Other quick shout-outs go to costumer Doris Nash (for the costume-party outfits), scenic designer April Zingler (for the detailed house) and props designer Kelsi Tedesco (for the voodoo doll), whose collective contributions make the show at least look realistic even though the characters spout such nonsense. It’s serious business to stage the absurd.
Vanya + Sonia + Masha + Spike = marvelously delivered Durang theatrics
A theatre review by John Busbee/Culture Buzz
May 7, 2015
StageWest Theatre Company continues a successful journey through its inaugural season in its new performing venue, the Kum & Go Theater, with Christopher Durang’s wacky, cerebral comedy, “Vanya and Sonia and Masha and Spike.” Delivering a show which resonates in StageWest’s performance sweet spot, this production will delight its audiences through this coming Sunday, May 17.
Durang’s comedy spins around two caretaker siblings’ relationship with their financially successful film star sister. Vanya and Sonia live together on the family estate, complete with a cherry orchard, seemingly content to rely on their sister’s largess. Masha supports them by covering expenses for the property and providing them with modest allowances. The Chekhovian overtones, beginning with their names, are undeniable, a theme burdening the three siblings like prisoners’ shackles. Durang quickly develops his story to outrageous and hilarious extremes, providing this talented ensemble the opportunity to shine at various times. With the pending possibility of Masha selling the estate, leaving her siblings out in the cold, and the unintended youthful intrusion of a visiting neighbor, Nina, who seems to be distracting Masha’s boy toy, Spike, this story holds the audience through its engaging, if incredible, progression. Add the Disney-esque overtones of a costume party where Masha insists on being Snow White, pushing others into Seven Dwarves roles, and Durang is at his outlandish best.
Director Jennifer Ross Nostrala brings an eclectic mix together in casting this engaging work. Anchored by stage veterans, Jim Benda and Ann Woldt, who play Vanya and Sonia, respectively, this production surges forward with wonderful ebbs and flows. Woldt and Benda’s opening scene is delivered with masterful interplay and wonderful extremes, from pastoral bliss to tempestuous peaks, as their relationship and each character’s personality warts are exposed. A small alteration in the morning coffee routine quickly becomes a cataclysmic confrontation, leaving the audience close to tears of laughter. Each understands her or his role, and totally embraces all the nuances and rich context Durang has infused into his script.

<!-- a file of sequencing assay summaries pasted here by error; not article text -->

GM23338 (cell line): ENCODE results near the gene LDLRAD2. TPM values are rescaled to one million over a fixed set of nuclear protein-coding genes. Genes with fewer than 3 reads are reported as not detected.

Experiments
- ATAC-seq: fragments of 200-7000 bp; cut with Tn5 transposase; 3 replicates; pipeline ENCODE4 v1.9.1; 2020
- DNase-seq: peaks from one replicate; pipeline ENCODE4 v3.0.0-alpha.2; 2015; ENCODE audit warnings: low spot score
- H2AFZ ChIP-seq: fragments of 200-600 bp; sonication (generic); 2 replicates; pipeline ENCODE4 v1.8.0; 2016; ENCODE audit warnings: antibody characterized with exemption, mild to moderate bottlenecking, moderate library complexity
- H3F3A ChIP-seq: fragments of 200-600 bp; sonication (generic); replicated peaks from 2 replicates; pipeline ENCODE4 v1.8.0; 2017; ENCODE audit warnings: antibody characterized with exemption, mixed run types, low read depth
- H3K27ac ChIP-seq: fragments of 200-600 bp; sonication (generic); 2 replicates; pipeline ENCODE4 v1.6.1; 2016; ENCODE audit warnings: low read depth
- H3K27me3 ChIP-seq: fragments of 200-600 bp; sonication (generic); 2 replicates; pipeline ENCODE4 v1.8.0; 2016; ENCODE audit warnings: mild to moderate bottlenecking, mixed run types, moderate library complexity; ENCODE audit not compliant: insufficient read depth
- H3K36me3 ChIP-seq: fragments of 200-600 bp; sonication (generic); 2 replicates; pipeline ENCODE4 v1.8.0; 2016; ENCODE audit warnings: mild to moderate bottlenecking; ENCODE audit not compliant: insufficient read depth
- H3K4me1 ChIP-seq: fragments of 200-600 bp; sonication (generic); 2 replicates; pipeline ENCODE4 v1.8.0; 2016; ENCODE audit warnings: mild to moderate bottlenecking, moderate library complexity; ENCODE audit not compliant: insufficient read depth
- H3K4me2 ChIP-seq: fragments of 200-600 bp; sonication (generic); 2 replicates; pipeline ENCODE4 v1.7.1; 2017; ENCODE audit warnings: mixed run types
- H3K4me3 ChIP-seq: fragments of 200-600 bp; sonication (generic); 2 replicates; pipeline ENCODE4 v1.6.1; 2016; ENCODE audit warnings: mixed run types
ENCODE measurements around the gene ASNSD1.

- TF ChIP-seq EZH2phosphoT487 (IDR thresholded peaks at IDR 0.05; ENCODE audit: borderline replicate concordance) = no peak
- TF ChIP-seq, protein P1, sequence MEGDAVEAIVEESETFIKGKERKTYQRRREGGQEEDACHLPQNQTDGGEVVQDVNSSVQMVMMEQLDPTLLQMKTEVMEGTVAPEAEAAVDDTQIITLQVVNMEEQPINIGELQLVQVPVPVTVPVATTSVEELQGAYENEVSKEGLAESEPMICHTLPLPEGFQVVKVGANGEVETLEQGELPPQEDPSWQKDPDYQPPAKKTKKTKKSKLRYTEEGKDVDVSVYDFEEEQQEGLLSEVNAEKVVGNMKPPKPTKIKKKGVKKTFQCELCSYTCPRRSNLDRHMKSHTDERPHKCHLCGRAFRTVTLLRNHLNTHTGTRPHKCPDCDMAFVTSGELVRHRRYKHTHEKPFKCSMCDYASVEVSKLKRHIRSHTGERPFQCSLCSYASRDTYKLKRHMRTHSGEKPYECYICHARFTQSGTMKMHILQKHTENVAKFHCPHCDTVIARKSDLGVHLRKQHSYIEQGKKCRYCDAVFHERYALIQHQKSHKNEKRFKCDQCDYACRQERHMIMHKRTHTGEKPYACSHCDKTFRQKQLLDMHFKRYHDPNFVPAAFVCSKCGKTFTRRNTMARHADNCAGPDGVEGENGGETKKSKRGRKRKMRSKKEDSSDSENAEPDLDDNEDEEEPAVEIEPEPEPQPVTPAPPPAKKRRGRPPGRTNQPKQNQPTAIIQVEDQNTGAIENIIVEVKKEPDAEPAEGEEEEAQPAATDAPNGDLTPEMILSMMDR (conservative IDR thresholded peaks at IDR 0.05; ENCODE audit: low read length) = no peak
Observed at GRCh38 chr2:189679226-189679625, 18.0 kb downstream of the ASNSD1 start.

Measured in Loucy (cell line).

As Cassandra, the housekeeper who embraces her namesake and delivers dire prophecies, Andréa Markowski is encased in a gypsy-like wardrobe and delivers lines ranging from melodramatic flair to tossing off a reply or comment. While still bringing fun into the action, Markowski doesn’t fully develop her Cassandra, as a tinge of self-consciousness seems to restrain her from reaching the delicious full potential of this role. Arlene McAtee, a newcomer with lots of experience in other venues, brings the pivotal Masha to vibrant, self-indulgent life. McAtee’s Masha captures much of the imperious expectance of her position in the family, although she seems to lose occasional focus in some key monologues. Call it opening weekend rough spots these are correctable issues. Spike is Masha’s much younger lover, and Zander Morales turns in some of the most memorable and laugh-out-loud moments with his performance. With all the self-aware preening and posing of a banty rooster, Morales gives total commitment to his exhibitionist role, much to the delight of the audience. Spike’s self-indulgence ruffles other characters, but he sloughs any criticisms off easily. The introduction of next-door visitor, Nina, brings a special intrigue to the action, and obvious jealousy issues for Masha. Emily Wohlers wraps her Nina in an innocent and somewhat naïve cloak, dovetailing into this eclectic ensemble effectively. All comes together for an enjoyable immersion into a rewarding evening of comedy.
Two especially rewarding scenes came from Woldt and Benda. During a touching telephone conversation, always challenging when the person on the other end isn’t heard, Woldt adds dimension and color to her Sonia. Benda brings all his talents to bear during his final monologue, a compelling and moving rant and revelation combination where he leverages his character’s full power in surprising fashion. These two moments alone are worth the price of admission.
April Zingler produces an effective scenic design, giving plenty of working space for the director and her cast, while providing eye-catching aesthetics for the audience. This is a mirth-filled romp, which delivers quirky character interplay, and will satisfy anyone’s appetite for an entertaining evening of comedy.